Once Sumner and her sister brought the new recipes back to New York they practiced and perfected them with their mother. And, instead of the traditional practice of passing recipes on orally, they wrote them down — something that took some getting used to for Martinez. “I don’t cook with measurements. I don’t know. I just cook…. so that was a challenge,” she said.

Before this Garifuna catering and event planning group got going, there was another challenge — convincing the family matriarch that she could do it. “The challenge for me was that she (Isha Sumner) always tells me ‘Mommy you know how to cook,’ but I was like ‘No I don’t believe that.’ But, she was insisting that I know how to cook because everybody in my family loves my food,” said Martinez. “So now every time we serve people they are happy and they come to me and say ‘I like it.’ This is so good, so I said ok, let’s do this. Let’s keep doing this.”

Now, as the mother-daughter venture approaches its three-year anniversary this summer, Sumner says she and her family are looking forward to the release of their long-anticipated cookbook by the same name. For them, the book will be an important way of preserving and passing on an important part of their culture.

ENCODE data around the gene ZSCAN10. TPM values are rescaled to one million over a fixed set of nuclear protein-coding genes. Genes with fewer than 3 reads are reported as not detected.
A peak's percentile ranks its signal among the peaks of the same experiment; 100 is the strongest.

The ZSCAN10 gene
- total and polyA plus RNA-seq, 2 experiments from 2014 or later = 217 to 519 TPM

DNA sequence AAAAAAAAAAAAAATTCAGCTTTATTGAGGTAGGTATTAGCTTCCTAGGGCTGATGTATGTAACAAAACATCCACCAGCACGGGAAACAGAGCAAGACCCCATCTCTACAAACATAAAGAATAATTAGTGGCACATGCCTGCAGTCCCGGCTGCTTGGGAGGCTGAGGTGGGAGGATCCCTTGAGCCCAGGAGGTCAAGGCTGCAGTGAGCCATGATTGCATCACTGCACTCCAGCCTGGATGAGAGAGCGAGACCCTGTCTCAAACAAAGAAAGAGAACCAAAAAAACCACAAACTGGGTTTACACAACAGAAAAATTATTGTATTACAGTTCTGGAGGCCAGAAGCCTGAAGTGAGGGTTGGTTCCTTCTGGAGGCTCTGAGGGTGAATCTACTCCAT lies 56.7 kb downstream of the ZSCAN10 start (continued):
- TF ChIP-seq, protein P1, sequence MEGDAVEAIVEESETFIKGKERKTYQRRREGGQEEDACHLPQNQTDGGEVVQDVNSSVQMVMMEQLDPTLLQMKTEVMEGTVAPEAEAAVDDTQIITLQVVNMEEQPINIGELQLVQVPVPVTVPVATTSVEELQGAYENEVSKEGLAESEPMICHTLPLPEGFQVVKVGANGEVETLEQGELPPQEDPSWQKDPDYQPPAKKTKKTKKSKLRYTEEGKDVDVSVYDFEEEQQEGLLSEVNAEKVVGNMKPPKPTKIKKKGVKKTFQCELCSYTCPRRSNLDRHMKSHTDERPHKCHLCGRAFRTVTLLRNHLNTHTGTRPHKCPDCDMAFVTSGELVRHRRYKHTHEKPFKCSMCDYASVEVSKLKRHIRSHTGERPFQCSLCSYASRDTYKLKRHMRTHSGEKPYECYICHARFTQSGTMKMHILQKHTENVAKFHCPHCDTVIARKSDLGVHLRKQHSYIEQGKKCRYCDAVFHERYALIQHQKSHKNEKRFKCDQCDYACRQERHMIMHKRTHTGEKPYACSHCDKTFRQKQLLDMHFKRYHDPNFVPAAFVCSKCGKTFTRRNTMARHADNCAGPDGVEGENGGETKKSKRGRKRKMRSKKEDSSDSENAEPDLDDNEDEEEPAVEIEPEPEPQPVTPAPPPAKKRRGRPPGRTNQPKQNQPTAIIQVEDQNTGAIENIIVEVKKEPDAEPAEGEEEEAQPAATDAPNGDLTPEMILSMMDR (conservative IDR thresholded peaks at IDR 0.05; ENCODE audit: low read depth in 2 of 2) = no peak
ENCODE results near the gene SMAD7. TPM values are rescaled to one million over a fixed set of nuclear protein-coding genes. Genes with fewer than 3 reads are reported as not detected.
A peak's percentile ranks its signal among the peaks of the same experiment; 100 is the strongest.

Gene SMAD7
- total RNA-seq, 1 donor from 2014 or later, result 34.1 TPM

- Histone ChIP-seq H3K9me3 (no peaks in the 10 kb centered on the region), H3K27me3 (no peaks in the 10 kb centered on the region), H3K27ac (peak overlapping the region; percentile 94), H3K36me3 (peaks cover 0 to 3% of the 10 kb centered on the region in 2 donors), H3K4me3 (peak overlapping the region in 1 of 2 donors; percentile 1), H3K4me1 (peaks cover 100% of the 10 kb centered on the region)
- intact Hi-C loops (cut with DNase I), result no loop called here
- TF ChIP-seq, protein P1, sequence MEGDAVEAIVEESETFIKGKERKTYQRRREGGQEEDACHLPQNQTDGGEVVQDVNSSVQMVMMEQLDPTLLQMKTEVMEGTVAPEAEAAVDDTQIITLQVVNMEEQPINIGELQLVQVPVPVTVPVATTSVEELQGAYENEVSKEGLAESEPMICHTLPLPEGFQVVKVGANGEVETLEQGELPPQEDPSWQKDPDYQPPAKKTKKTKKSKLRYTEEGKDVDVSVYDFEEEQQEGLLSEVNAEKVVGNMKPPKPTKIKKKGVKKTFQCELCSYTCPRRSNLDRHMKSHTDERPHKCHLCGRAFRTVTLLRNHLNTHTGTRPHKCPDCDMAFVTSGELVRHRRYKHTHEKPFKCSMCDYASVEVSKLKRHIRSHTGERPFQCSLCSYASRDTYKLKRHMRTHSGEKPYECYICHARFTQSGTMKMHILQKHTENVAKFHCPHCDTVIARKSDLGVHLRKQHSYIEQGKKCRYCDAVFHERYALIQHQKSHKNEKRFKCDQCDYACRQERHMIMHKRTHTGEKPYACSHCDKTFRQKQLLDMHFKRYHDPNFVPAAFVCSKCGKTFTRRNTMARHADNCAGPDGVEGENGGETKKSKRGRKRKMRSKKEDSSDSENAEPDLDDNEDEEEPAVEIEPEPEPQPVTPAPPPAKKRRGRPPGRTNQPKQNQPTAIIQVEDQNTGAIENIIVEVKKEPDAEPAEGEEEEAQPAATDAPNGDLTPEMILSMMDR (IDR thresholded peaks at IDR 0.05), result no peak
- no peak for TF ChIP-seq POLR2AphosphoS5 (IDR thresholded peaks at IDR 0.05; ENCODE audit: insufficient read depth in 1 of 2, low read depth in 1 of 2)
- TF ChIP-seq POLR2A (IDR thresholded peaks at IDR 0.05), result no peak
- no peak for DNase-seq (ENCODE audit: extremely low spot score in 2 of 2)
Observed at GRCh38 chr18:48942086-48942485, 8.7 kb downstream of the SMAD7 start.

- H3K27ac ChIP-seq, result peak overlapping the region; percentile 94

“Food is an essential part of our culture. To be able to pass it on, not only the traditional way that our grandmothers did it, but to do it in more of a modern way where it’s written down, to me that’s very important,” Sumner said.

“That’s a way to keep the culture and also share it, not only in our community but to pass it on to those who are interested, to those who are open minded to new cultures. Garifuna food, Weiga!”

3 Comments

  1. Itarala (“Amen” or “So Shall It Be Done” in the Garifuna Language) to Sara Martinez and Isha Sumner on their Weiga Garifuna Book Recipe venture. For me, a key component of this article is the writer detailing how Isha Sumner and her sister Gi Martinez WROTE down the step-by-step method of making these Garifuna foods as opposed to the traditional method of passing down this aspect of the culture orally.

    That is a crucial step that enable the culture to move forward generationally and writer Melissa Noel subtly highlights an obstacle that gets in the way of customs, aspects of culture being passed on.

    Au Le,
    Teofilo Colon Jr
    Founder, Publisher, Chief Writer, Editor, Photographer and Filmmaker for the BEING GARIFUNA website / blog / Facebook Page.

    http://beinggarifuna.com
    http://facebook.com/beinggarifuna

  2. Pingback: Garifuna Food And Culture In Harlem | The Museum Of UnCut Funk

  3. Pingback: – Voices of NY’s Best of 2016